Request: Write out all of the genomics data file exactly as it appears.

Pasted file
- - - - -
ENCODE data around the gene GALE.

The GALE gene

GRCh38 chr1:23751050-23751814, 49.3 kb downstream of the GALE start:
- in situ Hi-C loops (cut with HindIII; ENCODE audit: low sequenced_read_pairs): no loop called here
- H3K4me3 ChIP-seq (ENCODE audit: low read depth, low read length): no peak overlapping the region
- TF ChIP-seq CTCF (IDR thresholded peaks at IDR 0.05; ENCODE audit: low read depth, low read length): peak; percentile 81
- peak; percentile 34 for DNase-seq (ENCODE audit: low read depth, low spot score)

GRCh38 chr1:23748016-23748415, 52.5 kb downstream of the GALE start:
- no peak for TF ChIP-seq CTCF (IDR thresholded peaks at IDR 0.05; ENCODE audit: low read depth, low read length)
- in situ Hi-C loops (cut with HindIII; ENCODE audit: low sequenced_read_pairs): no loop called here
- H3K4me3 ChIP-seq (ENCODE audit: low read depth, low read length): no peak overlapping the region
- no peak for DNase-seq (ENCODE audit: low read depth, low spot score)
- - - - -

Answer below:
ENCODE data around the gene GALE.

The GALE gene

GRCh38 chr1:23751050-23751814, 49.3 kb downstream of the GALE start:
- in situ Hi-C loops (cut with HindIII; ENCODE audit: low sequenced_read_pairs): no loop called here
- H3K4me3 ChIP-seq (ENCODE audit: low read depth, low read length): no peak overlapping the region
- TF ChIP-seq CTCF (IDR thresholded peaks at IDR 0.05; ENCODE audit: low read depth, low read length): peak; percentile 81
- peak; percentile 34 for DNase-seq (ENCODE audit: low read depth, low spot score)

GRCh38 chr1:23748016-23748415, 52.5 kb downstream of the GALE start:
- no peak for TF ChIP-seq CTCF (IDR thresholded peaks at IDR 0.05; ENCODE audit: low read depth, low read length)
- in situ Hi-C loops (cut with HindIII; ENCODE audit: low sequenced_read_pairs): no loop called here
- H3K4me3 ChIP-seq (ENCODE audit: low read depth, low read length): no peak overlapping the region
- no peak for DNase-seq (ENCODE audit: low read depth, low spot score)